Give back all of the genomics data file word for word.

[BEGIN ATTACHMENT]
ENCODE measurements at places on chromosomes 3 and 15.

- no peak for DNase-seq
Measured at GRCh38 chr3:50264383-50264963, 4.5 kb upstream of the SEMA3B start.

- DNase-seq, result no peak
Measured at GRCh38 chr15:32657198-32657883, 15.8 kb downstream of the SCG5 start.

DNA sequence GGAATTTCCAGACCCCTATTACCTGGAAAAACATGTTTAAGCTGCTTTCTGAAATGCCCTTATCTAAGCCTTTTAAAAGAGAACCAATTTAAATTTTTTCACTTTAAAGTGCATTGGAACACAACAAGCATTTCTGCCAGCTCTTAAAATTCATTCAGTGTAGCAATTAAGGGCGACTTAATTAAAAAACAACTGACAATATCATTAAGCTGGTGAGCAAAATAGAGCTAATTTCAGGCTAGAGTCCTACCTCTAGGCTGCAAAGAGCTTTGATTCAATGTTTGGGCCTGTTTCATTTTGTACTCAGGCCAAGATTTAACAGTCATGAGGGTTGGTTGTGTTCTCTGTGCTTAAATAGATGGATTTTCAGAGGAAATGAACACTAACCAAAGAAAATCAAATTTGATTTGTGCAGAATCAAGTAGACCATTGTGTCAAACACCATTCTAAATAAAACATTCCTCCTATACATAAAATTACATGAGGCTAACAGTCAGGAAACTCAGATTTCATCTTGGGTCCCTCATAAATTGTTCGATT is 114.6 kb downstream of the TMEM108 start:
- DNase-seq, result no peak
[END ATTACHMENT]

ENCODE measurements at places on chromosomes 3 and 15.

- no peak for DNase-seq
Measured at GRCh38 chr3:50264383-50264963, 4.5 kb upstream of the SEMA3B start.

- DNase-seq, result no peak
Measured at GRCh38 chr15:32657198-32657883, 15.8 kb downstream of the SCG5 start.

DNA sequence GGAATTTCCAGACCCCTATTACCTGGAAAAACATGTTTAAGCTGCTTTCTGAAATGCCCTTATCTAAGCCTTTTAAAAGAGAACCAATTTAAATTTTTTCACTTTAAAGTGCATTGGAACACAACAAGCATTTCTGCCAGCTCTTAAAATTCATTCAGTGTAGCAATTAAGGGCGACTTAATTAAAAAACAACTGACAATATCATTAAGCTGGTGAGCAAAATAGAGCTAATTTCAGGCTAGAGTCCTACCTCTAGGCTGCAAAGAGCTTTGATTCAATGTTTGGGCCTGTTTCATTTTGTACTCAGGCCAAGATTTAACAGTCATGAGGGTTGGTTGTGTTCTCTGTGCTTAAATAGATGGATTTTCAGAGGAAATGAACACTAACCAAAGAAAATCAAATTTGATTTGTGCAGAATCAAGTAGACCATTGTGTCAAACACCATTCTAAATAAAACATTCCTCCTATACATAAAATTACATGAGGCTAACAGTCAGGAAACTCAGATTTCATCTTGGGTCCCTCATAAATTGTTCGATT is 114.6 kb downstream of the TMEM108 start:
- DNase-seq, result no peak